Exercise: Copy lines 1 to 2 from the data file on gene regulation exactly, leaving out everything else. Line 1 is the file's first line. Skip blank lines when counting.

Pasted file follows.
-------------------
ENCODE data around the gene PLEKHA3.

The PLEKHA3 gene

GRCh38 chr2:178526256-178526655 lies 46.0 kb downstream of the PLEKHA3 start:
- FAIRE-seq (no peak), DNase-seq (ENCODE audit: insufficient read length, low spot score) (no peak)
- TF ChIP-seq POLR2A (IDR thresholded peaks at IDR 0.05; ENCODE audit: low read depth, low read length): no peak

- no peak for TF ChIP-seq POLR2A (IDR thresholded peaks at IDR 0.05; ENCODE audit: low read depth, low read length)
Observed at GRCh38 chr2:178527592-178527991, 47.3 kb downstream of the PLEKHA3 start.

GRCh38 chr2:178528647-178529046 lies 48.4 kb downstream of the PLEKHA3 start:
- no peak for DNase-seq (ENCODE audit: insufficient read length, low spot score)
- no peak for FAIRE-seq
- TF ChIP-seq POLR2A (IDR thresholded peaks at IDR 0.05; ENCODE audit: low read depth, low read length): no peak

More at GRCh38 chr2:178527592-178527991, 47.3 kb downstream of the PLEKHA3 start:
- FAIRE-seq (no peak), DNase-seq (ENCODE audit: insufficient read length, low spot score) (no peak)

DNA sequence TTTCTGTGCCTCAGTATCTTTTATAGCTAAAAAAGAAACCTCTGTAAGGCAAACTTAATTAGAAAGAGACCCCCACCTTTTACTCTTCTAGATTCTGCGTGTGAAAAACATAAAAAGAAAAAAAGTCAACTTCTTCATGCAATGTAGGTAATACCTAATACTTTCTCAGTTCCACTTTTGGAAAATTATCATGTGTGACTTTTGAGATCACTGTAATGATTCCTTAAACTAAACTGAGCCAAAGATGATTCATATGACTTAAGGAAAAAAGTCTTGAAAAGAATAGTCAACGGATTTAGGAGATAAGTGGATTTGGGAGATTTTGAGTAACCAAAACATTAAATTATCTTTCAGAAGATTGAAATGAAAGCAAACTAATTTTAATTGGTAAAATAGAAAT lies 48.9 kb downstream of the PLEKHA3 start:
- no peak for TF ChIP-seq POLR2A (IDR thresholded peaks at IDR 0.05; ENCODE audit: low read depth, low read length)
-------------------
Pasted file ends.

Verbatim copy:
ENCODE data around the gene PLEKHA3.

The PLEKHA3 gene